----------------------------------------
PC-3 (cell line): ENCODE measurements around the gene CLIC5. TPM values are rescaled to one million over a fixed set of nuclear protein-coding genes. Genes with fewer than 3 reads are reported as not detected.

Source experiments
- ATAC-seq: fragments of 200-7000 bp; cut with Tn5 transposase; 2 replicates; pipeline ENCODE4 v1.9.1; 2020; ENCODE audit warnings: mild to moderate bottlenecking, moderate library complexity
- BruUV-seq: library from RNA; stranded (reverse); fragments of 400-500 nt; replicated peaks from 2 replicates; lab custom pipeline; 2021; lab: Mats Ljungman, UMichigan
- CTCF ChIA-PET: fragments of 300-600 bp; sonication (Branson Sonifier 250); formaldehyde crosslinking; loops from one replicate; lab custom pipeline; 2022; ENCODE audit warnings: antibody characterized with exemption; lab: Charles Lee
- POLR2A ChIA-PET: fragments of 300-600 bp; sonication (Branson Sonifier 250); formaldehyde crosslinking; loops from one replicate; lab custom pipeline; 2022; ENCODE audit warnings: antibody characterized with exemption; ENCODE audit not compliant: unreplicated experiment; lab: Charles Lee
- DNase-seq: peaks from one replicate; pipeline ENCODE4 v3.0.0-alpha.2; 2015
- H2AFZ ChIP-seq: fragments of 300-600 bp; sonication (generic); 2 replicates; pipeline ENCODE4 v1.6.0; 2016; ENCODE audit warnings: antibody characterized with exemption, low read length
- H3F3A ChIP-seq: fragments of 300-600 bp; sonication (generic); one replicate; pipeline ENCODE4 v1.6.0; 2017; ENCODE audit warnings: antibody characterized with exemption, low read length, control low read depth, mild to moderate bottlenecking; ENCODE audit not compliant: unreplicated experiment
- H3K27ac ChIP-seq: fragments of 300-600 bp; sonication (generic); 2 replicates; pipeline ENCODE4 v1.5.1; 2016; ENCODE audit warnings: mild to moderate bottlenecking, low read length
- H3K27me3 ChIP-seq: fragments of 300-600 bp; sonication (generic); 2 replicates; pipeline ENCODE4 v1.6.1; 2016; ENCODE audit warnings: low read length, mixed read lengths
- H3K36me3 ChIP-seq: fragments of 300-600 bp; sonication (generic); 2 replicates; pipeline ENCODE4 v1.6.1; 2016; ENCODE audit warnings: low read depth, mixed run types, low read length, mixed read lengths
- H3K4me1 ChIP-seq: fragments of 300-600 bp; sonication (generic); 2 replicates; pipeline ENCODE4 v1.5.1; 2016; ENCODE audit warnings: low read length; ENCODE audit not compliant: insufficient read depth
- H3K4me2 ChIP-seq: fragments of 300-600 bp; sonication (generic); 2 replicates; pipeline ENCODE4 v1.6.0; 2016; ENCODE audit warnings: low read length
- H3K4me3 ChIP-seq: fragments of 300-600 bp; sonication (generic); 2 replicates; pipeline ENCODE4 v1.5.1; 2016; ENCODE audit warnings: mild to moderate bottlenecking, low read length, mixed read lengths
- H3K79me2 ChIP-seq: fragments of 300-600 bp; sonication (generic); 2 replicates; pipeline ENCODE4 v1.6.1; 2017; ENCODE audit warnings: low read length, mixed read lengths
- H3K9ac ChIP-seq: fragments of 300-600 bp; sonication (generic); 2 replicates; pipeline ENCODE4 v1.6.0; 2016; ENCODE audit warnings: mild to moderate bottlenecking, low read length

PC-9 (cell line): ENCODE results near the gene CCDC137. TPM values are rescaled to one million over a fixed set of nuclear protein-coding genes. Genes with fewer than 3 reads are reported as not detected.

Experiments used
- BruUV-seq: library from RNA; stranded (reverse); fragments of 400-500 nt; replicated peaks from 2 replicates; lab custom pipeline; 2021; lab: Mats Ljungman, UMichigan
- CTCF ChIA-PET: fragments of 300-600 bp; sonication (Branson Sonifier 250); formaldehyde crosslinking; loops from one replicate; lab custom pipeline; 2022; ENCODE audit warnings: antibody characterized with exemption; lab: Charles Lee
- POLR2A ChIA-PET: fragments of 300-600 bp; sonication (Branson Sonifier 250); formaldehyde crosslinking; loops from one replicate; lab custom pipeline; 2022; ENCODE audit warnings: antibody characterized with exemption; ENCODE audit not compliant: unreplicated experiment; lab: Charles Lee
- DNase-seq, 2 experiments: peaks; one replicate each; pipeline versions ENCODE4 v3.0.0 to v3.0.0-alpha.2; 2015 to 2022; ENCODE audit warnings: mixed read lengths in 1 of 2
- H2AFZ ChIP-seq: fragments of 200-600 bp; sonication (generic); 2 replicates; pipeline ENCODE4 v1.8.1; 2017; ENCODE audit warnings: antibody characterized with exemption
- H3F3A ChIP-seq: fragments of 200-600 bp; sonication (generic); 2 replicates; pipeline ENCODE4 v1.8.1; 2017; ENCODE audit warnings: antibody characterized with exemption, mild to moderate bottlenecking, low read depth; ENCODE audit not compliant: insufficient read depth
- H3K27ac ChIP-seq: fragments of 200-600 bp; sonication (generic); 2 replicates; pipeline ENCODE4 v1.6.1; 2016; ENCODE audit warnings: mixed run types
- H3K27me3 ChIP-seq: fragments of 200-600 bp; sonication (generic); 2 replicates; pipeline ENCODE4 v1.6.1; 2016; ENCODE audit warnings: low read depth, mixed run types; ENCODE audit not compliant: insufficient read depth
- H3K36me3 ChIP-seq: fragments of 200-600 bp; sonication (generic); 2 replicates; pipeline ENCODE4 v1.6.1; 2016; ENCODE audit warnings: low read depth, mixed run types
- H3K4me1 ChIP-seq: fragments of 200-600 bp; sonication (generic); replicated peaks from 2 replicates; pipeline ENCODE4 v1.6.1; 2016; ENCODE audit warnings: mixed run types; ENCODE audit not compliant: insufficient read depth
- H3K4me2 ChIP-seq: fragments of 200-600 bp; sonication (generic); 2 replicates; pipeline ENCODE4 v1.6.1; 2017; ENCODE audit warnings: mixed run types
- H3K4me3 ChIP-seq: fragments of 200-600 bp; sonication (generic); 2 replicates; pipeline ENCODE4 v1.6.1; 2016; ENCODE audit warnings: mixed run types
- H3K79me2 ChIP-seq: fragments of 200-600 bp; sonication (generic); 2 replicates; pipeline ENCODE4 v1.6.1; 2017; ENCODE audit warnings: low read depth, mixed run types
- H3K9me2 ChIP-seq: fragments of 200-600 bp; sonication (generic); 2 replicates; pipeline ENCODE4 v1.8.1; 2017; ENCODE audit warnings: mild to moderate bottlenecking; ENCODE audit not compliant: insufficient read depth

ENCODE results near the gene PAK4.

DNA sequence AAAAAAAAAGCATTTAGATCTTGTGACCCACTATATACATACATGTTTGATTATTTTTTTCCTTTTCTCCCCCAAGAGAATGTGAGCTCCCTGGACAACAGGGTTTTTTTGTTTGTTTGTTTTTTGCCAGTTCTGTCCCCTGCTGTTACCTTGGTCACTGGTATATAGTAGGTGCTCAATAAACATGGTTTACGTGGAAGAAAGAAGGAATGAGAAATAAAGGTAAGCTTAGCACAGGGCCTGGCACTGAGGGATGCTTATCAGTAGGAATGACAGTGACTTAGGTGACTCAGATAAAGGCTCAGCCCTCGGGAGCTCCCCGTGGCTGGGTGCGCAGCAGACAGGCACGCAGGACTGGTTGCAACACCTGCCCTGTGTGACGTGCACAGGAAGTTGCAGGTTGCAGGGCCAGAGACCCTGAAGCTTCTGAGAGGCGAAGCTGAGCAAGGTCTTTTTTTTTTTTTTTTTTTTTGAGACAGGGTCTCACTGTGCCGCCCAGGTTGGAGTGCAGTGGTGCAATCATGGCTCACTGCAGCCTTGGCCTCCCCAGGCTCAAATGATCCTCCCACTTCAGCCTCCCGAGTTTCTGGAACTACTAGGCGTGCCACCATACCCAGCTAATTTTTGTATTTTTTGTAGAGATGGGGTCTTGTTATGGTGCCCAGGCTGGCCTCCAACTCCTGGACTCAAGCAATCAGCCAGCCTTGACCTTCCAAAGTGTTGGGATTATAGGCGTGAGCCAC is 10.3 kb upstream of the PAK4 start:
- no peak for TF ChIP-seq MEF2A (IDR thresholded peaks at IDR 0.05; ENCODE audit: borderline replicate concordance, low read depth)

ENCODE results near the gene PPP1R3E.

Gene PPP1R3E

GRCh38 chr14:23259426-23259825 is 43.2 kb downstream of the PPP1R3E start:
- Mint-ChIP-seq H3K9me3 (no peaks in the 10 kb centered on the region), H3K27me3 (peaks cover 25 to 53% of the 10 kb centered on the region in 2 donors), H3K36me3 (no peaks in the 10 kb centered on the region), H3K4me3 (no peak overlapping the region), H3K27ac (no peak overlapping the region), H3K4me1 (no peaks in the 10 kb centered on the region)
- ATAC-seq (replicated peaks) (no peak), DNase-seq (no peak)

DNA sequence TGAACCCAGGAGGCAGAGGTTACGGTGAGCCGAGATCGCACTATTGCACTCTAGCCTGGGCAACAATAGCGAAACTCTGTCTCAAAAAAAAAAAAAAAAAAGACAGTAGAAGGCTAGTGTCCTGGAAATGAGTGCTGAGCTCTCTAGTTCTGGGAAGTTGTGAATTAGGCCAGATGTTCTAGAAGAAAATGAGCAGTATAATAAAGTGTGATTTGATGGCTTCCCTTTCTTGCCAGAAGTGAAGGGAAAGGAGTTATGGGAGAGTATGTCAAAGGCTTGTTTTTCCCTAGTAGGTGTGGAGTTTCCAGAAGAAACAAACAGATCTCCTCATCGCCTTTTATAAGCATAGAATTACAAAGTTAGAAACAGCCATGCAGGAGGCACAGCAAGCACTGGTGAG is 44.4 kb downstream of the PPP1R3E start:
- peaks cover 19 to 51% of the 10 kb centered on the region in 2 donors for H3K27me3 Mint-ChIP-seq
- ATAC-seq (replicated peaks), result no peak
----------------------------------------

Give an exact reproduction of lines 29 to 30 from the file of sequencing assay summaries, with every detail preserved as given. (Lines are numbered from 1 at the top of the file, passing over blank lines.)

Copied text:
- H3K4me1 ChIP-seq: fragments of 200-600 bp; sonication (generic); replicated peaks from 2 replicates; pipeline ENCODE4 v1.6.1; 2016; ENCODE audit warnings: mixed run types; ENCODE audit not compliant: insufficient read depth
- H3K4me2 ChIP-seq: fragments of 200-600 bp; sonication (generic); 2 replicates; pipeline ENCODE4 v1.6.1; 2017; ENCODE audit warnings: mixed run types